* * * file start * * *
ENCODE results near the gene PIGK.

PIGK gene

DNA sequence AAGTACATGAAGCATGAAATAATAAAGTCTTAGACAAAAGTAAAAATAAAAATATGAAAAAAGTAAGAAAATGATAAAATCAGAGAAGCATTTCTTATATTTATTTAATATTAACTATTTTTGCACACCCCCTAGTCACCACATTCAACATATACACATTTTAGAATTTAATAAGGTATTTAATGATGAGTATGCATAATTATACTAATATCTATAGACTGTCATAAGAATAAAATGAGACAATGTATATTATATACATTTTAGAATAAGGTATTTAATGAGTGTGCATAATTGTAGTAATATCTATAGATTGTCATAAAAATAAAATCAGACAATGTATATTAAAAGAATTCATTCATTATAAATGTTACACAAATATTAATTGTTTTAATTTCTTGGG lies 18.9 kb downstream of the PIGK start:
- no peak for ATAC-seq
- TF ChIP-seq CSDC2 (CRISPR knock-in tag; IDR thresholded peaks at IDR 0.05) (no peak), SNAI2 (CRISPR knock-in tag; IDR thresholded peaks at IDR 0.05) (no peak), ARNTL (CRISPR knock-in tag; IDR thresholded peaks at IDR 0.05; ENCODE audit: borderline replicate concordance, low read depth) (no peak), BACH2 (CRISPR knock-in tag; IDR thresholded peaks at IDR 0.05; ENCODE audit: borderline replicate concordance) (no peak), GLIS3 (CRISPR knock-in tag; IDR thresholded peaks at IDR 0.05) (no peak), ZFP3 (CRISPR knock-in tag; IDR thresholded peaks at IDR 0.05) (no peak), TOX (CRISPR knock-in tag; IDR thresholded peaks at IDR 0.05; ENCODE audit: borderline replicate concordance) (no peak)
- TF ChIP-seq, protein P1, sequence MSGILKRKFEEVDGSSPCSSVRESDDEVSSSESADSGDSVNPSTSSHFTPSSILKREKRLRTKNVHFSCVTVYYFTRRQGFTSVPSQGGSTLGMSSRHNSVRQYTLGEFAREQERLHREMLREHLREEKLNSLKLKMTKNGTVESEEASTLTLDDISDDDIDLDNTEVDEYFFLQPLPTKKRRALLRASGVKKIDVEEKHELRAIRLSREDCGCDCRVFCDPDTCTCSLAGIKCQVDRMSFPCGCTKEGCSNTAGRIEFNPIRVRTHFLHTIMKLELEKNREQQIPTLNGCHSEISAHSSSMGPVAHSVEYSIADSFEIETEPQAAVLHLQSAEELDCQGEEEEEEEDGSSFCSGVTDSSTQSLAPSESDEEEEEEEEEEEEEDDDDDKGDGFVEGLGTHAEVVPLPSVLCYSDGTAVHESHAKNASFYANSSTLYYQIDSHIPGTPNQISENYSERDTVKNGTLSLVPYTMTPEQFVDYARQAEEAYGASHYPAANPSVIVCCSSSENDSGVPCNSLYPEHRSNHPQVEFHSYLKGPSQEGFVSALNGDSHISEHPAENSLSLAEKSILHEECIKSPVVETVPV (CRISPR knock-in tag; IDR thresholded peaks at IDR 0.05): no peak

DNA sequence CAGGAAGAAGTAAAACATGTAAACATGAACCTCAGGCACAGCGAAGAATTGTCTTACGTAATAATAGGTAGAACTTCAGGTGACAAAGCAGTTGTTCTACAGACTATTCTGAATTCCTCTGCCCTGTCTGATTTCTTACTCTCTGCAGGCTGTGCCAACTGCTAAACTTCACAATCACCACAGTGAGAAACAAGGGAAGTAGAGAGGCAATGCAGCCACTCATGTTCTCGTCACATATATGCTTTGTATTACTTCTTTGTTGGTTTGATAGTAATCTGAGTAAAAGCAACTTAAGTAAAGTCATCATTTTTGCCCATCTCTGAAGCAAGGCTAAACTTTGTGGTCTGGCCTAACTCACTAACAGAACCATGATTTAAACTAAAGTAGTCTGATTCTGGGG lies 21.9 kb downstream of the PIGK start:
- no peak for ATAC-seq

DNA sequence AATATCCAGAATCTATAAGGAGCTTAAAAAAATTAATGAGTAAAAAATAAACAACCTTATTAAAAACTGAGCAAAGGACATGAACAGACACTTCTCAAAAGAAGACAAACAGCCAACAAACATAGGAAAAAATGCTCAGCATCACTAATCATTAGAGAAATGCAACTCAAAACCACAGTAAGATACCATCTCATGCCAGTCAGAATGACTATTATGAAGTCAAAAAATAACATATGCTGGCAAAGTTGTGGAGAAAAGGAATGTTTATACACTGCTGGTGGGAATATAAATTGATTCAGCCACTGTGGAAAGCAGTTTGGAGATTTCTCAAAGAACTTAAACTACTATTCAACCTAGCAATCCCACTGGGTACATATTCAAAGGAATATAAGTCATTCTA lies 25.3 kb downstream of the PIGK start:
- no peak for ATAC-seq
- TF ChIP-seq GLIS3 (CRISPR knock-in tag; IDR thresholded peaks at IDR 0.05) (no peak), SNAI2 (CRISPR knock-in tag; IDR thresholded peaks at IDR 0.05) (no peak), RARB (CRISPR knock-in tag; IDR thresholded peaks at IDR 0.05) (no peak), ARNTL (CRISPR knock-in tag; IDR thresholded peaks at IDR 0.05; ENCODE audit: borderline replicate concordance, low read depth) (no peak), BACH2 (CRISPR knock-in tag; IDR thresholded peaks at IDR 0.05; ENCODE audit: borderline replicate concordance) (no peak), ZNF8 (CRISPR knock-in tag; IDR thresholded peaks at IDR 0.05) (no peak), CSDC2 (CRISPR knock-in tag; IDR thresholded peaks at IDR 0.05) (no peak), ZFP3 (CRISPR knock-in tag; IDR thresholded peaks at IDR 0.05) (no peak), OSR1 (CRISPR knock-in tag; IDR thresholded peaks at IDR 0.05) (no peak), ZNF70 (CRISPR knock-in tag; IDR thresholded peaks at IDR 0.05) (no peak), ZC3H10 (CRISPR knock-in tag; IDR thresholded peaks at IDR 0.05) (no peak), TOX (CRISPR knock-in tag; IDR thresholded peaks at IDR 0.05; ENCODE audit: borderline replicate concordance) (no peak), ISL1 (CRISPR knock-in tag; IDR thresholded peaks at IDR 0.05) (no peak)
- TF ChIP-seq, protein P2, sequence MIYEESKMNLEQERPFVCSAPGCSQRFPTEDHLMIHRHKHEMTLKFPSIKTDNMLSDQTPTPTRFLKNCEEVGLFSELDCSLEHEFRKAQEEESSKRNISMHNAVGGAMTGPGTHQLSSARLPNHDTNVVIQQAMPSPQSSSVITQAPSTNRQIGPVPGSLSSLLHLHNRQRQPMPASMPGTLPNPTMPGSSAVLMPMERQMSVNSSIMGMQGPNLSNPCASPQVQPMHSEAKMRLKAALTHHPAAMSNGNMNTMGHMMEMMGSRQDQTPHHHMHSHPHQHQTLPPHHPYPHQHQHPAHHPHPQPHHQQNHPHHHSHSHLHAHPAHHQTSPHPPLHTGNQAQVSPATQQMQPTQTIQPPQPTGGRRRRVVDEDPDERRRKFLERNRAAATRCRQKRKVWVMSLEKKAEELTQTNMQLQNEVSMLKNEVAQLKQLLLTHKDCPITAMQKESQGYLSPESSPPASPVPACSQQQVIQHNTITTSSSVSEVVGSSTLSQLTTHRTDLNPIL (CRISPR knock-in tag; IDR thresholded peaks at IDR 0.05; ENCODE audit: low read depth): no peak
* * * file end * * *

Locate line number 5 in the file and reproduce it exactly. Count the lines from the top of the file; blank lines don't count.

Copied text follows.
- TF ChIP-seq CSDC2 (CRISPR knock-in tag; IDR thresholded peaks at IDR 0.05) (no peak), SNAI2 (CRISPR knock-in tag; IDR thresholded peaks at IDR 0.05) (no peak), ARNTL (CRISPR knock-in tag; IDR thresholded peaks at IDR 0.05; ENCODE audit: borderline replicate concordance, low read depth) (no peak), BACH2 (CRISPR knock-in tag; IDR thresholded peaks at IDR 0.05; ENCODE audit: borderline replicate concordance) (no peak), GLIS3 (CRISPR knock-in tag; IDR thresholded peaks at IDR 0.05) (no peak), ZFP3 (CRISPR knock-in tag; IDR thresholded peaks at IDR 0.05) (no peak), TOX (CRISPR knock-in tag; IDR thresholded peaks at IDR 0.05; ENCODE audit: borderline replicate concordance) (no peak)